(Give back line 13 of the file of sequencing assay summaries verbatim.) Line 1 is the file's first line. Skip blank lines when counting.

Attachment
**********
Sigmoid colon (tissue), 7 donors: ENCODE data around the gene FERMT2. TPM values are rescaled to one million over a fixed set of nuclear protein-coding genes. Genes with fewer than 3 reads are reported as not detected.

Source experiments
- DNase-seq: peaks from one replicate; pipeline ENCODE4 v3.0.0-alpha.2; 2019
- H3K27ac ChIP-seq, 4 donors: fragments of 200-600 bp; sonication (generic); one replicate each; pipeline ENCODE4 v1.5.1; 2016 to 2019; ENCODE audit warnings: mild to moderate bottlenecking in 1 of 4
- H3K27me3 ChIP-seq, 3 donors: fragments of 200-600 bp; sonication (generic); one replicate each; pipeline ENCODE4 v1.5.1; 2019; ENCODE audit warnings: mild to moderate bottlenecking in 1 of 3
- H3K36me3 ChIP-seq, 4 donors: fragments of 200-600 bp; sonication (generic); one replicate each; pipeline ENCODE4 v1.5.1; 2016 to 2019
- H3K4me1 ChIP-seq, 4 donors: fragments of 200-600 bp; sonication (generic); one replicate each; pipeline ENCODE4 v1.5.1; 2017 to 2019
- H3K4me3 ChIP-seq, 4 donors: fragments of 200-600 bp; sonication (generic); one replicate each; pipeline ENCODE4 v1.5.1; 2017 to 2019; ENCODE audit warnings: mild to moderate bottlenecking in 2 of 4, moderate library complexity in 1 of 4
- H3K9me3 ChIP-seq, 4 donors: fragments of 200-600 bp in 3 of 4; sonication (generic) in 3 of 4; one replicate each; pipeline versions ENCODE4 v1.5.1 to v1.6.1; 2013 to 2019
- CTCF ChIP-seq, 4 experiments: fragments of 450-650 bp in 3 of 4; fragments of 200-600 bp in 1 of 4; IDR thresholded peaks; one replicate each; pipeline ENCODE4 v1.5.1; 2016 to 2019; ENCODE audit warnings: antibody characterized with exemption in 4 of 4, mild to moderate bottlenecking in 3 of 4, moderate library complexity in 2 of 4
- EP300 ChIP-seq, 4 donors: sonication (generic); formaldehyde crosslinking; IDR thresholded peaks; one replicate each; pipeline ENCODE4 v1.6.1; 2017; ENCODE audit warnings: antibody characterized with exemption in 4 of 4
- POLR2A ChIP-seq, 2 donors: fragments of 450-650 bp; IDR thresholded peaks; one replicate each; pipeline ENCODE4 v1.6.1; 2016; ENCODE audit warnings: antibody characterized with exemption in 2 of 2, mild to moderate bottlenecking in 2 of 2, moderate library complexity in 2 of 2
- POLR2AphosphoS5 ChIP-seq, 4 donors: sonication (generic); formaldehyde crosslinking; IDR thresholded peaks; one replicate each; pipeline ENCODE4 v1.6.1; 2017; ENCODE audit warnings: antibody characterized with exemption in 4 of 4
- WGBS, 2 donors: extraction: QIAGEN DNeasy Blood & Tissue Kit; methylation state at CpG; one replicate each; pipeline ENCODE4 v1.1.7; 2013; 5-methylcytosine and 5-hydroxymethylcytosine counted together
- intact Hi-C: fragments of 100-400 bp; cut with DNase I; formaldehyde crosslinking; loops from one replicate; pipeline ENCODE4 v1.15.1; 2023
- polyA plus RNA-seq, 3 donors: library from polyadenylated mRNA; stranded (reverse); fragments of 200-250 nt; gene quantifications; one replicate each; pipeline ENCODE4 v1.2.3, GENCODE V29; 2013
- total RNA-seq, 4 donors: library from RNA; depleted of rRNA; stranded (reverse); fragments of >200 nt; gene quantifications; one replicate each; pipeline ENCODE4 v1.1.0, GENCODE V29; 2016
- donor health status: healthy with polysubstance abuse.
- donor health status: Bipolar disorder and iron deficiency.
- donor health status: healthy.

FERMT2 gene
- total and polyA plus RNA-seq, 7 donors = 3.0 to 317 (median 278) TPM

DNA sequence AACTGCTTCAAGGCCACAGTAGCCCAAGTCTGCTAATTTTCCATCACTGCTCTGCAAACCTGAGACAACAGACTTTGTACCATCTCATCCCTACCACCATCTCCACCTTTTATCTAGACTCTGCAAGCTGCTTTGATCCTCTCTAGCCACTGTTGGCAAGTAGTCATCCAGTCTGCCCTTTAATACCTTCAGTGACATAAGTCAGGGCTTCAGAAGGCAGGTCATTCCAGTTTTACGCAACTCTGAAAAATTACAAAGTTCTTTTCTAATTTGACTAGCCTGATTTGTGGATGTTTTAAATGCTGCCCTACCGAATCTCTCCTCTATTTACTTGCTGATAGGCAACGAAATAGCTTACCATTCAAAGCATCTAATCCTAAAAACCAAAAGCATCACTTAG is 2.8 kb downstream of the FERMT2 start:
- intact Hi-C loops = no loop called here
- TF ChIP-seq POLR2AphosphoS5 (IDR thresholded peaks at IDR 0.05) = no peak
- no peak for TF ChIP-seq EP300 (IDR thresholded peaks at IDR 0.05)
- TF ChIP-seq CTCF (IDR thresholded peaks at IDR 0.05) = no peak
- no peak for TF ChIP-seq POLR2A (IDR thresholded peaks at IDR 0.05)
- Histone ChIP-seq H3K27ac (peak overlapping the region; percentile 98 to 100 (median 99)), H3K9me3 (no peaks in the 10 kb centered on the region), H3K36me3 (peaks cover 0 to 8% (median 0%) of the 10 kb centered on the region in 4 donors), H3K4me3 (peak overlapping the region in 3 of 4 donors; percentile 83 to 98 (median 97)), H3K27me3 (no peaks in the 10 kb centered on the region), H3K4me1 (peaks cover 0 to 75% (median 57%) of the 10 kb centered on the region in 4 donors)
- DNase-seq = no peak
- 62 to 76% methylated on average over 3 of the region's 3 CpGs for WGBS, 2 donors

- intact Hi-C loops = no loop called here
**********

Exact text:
- POLR2AphosphoS5 ChIP-seq, 4 donors: sonication (generic); formaldehyde crosslinking; IDR thresholded peaks; one replicate each; pipeline ENCODE4 v1.6.1; 2017; ENCODE audit warnings: antibody characterized with exemption in 4 of 4